So one of the problems with leveraging cash value is that while you can put your money to work in two places at one time and earn a higher rate of return, the problem is that life insurance has costs. As I’ve explained in other articles, the cash value of a properly designed and maximum over-funded life insurance policy should be about 85% of the premium.[1] About 15% of the first year premium goes toward policy charges and expenses. So while we are putting our money to work in two places at one time and earning a higher rate of return, we are starting with a handicap. 

Not only do we have to make up that 15% loss, but we also have to catch up to where we would have been had we simply invested without leveraging the life insurance. That is the true opportunity cost of The Double Play: with all else remaining equal, is leveraging the cash value of life insurance to invest in real estate better than just investing in real estate?

If you understand the power of compounding interest, you know that both ways of accessing the cash value will eventually work out in favor of The Double Play. But if you are more of a visual learner, I’ve created this graph for you:

Note: This is for illustration purposes only. My goal here is to show the power of compounding interest. I am not factoring in the cost of insurance. Nonetheless, we can see that the cash value of a properly-designed, maximum over-funded life insurance policy being leveraged with a cash value line of credit would catch up to the baseline scenario shortly after the 6th policy year.

However, when the cash value of that properly-designed, maximum over-funded policy is leveraged using a regular policy loan, the cash value still hasn’t caught up to the baseline scenario by the 15th year. 

Please keep in mind that the numbers in this chart are looking at the cash value of the first Year’s premium in isolation. In the real world there would be new premium being paid into the policy every year. I wanted you to see that the crossover point where The Double Play beats investing directly in real estate can occur relatively quickly. 

The second year premium is going to have the same expenses as the first year. So while we took a 3% step forward in erasing the 15% “loss”, there is still a long way to go. In year two we get more cash value into the policy, but we take another big step backward.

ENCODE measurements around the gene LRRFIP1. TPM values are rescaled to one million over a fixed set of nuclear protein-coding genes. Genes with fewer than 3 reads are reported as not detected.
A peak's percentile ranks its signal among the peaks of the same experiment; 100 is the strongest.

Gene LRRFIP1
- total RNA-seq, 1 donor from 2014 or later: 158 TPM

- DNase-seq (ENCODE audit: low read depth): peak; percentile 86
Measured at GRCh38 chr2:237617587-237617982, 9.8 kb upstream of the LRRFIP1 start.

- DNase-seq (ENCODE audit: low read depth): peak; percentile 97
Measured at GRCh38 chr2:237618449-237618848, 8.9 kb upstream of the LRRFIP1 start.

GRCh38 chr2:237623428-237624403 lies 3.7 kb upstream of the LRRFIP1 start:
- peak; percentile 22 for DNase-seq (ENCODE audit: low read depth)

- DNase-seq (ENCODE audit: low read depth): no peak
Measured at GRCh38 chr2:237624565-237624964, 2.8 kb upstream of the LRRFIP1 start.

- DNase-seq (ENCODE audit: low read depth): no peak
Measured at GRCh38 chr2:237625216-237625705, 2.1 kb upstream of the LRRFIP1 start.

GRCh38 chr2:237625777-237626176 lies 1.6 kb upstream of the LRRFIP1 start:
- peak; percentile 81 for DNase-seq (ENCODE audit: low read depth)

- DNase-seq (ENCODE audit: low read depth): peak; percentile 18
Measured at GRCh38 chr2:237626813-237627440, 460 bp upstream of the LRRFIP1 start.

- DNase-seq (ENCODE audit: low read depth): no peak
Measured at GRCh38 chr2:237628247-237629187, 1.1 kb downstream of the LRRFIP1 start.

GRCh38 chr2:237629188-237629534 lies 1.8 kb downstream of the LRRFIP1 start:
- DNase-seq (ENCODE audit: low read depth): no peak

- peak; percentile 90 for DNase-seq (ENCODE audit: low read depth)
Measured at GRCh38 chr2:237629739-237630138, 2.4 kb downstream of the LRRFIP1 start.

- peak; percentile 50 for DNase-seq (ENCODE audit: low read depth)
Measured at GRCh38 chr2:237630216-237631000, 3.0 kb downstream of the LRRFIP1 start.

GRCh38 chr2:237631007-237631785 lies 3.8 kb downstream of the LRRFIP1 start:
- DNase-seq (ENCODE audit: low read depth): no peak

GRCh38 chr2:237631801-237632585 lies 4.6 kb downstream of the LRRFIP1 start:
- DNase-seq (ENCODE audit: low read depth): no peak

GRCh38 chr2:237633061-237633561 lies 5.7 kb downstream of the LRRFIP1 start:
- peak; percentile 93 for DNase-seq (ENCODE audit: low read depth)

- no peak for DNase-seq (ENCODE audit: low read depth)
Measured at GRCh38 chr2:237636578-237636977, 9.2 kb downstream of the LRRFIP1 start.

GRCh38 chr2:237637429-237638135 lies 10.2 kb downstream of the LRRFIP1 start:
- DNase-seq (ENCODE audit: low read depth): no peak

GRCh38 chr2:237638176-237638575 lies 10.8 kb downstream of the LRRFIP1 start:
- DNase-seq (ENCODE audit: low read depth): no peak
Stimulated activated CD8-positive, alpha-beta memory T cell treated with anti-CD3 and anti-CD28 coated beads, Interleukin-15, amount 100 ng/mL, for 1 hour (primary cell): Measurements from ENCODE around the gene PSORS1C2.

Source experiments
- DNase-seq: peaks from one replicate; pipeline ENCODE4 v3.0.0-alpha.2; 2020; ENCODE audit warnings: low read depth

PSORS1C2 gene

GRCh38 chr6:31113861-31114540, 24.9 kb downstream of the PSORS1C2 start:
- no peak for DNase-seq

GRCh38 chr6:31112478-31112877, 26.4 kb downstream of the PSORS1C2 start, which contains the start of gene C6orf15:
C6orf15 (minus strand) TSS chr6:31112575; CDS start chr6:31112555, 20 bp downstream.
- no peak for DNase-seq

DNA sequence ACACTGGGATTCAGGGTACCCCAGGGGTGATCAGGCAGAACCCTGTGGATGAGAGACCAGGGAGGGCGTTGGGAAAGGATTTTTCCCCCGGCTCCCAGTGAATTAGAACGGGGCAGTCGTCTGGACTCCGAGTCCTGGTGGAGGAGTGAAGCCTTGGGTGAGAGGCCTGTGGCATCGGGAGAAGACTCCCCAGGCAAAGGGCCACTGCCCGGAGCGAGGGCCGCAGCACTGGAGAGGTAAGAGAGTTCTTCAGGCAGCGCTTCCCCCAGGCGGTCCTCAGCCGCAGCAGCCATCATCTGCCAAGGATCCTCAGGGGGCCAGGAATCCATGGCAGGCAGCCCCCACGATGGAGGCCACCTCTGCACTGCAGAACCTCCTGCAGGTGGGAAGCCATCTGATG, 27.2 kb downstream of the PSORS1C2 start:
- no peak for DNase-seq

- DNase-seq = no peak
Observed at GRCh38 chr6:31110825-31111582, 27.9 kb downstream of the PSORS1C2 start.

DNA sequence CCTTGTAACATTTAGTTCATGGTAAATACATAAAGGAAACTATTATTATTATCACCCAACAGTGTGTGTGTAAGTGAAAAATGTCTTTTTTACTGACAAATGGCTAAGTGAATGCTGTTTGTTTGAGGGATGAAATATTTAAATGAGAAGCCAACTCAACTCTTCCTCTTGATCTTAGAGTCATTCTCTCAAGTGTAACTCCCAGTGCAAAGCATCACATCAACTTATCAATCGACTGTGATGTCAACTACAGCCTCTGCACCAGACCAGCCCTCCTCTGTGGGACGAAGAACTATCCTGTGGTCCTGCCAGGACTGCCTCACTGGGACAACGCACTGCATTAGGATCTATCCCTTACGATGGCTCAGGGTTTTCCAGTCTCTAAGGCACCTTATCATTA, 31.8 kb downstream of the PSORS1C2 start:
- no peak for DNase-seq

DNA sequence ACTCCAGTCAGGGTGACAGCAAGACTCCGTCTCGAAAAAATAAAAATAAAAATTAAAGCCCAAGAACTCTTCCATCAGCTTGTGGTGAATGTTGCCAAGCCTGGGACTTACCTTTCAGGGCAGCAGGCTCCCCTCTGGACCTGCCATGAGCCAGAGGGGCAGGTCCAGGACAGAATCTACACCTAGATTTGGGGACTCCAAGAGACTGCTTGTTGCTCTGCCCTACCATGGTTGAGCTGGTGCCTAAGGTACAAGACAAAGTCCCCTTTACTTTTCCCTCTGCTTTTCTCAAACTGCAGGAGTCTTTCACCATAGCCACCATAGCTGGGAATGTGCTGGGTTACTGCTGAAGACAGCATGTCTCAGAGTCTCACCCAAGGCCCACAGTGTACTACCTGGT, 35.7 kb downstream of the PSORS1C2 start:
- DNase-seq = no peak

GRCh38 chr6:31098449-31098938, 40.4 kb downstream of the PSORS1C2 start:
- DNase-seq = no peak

Both the “Real Estate Only” and The Double Play examples were funded with $40,000 each year for 7 years. The “Green” Minimum Non-MEC Design is the curve assuming a properly-designed policy with approximately 85% cash value to premium. In this example we see that The Double Play surpasses the “Real Estate Only” scenario around the 12th year of the policy (Age 59).

Note: The Blue line on this graph denotes a poorly-designed over-funded policy with higher fees that results in only 65% cash value to premium. It does not denote the regular policy loan scenario. I borrowed this graph from another article.

I want you to use your imagination to picture how a poorly-designed policy using a regular policy loan would compete with the alternative of investing directly in real estate with no life insurance. Where would the crossover occur? 

Conclusion

It is important to understand that The Double Play is a long-term wealth accumulation strategy. But just because it is a “long-term” strategy doesn’t mean we have to purposely make it a long(er) term strategy by not leveraging the cash value to take advantage of the tax deduction you can get with a cash value line of credit. The slight difference in return due to utilizing the cash value line of credit may not be immediately obvious, but when you understand the power of compounding interest and time you’ll realize that the difference is substantial.

The problem is only further exacerbated when using a policy loan in conjunction with a poorly-designed policy as the last graph shows.

Optimizing the way you do your business will make a big difference in your wealth accumulation.


[1]

Assuming a Preferred, Non-tobacco rating.